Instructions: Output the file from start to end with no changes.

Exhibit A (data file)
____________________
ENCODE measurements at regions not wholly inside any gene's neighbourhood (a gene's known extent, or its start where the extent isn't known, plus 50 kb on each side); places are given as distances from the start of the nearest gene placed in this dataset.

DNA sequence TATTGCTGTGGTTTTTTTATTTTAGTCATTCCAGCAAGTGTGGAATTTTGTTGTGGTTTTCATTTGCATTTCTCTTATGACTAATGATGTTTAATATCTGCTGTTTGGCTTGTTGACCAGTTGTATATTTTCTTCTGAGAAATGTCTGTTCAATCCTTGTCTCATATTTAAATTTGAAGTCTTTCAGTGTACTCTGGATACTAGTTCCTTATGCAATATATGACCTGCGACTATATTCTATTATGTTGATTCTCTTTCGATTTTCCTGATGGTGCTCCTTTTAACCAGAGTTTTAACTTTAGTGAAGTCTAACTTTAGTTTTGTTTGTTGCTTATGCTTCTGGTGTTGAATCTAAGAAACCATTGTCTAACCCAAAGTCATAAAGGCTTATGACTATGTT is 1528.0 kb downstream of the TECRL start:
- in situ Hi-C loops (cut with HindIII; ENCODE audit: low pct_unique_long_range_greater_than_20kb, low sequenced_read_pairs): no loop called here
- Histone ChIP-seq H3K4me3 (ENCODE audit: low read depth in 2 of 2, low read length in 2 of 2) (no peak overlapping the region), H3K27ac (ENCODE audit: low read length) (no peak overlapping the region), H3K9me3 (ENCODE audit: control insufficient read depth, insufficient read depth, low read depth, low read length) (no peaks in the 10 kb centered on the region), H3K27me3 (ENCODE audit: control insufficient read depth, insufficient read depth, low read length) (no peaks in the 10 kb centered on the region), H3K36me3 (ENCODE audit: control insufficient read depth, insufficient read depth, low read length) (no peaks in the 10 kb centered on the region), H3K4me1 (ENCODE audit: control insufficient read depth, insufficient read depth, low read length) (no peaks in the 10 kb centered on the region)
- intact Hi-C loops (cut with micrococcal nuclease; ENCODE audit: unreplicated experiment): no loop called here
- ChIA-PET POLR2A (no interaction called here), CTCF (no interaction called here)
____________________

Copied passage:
ENCODE measurements at regions not wholly inside any gene's neighbourhood (a gene's known extent, or its start where the extent isn't known, plus 50 kb on each side); places are given as distances from the start of the nearest gene placed in this dataset.

DNA sequence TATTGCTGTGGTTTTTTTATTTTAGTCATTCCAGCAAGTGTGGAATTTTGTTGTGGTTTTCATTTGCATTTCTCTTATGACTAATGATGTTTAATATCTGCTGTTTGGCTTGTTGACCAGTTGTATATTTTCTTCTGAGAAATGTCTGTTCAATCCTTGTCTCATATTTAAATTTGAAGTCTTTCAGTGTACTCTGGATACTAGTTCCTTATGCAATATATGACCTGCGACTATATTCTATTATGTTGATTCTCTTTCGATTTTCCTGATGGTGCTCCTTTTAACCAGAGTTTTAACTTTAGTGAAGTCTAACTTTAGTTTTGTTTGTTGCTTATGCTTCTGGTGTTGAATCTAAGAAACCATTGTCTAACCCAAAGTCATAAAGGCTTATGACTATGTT is 1528.0 kb downstream of the TECRL start:
- in situ Hi-C loops (cut with HindIII; ENCODE audit: low pct_unique_long_range_greater_than_20kb, low sequenced_read_pairs): no loop called here
- Histone ChIP-seq H3K4me3 (ENCODE audit: low read depth in 2 of 2, low read length in 2 of 2) (no peak overlapping the region), H3K27ac (ENCODE audit: low read length) (no peak overlapping the region), H3K9me3 (ENCODE audit: control insufficient read depth, insufficient read depth, low read depth, low read length) (no peaks in the 10 kb centered on the region), H3K27me3 (ENCODE audit: control insufficient read depth, insufficient read depth, low read length) (no peaks in the 10 kb centered on the region), H3K36me3 (ENCODE audit: control insufficient read depth, insufficient read depth, low read length) (no peaks in the 10 kb centered on the region), H3K4me1 (ENCODE audit: control insufficient read depth, insufficient read depth, low read length) (no peaks in the 10 kb centered on the region)
- intact Hi-C loops (cut with micrococcal nuclease; ENCODE audit: unreplicated experiment): no loop called here
- ChIA-PET POLR2A (no interaction called here), CTCF (no interaction called here)